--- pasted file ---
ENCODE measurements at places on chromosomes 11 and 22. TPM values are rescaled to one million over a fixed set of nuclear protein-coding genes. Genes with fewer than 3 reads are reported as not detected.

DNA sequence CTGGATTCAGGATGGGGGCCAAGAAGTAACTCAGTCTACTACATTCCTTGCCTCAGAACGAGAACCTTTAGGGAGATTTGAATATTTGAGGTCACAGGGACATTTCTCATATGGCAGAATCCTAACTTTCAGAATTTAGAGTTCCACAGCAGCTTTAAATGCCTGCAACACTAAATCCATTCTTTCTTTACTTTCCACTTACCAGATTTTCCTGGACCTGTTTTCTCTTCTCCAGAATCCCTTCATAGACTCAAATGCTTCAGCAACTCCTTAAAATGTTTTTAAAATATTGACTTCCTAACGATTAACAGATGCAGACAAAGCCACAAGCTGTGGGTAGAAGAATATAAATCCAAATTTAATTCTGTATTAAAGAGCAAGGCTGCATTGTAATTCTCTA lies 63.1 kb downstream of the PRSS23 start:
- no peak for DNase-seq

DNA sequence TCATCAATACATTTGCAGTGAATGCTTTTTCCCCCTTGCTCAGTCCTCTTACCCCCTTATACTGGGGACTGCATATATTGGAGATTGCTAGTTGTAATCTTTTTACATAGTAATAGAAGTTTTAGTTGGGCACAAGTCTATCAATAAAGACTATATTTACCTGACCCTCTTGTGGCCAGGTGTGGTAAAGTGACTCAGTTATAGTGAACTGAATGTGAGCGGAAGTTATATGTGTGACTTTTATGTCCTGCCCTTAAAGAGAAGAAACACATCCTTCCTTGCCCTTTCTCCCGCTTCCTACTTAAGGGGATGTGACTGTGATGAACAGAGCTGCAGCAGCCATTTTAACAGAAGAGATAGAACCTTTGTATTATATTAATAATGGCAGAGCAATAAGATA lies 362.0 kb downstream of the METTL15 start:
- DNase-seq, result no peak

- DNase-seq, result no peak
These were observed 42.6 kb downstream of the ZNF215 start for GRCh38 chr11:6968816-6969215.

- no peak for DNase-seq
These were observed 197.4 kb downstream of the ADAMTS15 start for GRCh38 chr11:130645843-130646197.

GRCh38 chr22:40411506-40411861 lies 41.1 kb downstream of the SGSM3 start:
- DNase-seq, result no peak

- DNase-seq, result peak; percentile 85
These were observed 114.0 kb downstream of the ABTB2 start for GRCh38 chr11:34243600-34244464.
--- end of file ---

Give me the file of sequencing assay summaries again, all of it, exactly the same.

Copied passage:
ENCODE measurements at places on chromosomes 11 and 22. TPM values are rescaled to one million over a fixed set of nuclear protein-coding genes. Genes with fewer than 3 reads are reported as not detected.

DNA sequence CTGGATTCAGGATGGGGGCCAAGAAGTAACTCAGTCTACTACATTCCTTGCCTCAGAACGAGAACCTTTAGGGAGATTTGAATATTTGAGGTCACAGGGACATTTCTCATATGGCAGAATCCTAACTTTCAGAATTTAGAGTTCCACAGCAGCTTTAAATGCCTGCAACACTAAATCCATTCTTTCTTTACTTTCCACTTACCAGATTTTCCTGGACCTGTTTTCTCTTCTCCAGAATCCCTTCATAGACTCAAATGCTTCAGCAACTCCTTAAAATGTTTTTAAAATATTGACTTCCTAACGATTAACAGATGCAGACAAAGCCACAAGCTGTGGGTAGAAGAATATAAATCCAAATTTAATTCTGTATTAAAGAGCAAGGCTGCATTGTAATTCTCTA lies 63.1 kb downstream of the PRSS23 start:
- no peak for DNase-seq

DNA sequence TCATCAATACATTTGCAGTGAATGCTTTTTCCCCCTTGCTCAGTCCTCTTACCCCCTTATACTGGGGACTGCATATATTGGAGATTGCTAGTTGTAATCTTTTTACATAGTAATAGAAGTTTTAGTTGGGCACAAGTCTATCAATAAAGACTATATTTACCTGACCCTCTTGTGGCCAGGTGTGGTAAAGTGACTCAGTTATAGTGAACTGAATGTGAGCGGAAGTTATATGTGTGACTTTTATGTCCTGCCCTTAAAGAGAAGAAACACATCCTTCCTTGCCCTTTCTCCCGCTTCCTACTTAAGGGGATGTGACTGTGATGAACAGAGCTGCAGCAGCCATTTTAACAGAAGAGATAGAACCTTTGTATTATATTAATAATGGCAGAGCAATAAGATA lies 362.0 kb downstream of the METTL15 start:
- DNase-seq, result no peak

- DNase-seq, result no peak
These were observed 42.6 kb downstream of the ZNF215 start for GRCh38 chr11:6968816-6969215.

- no peak for DNase-seq
These were observed 197.4 kb downstream of the ADAMTS15 start for GRCh38 chr11:130645843-130646197.

GRCh38 chr22:40411506-40411861 lies 41.1 kb downstream of the SGSM3 start:
- DNase-seq, result no peak

- DNase-seq, result peak; percentile 85
These were observed 114.0 kb downstream of the ABTB2 start for GRCh38 chr11:34243600-34244464.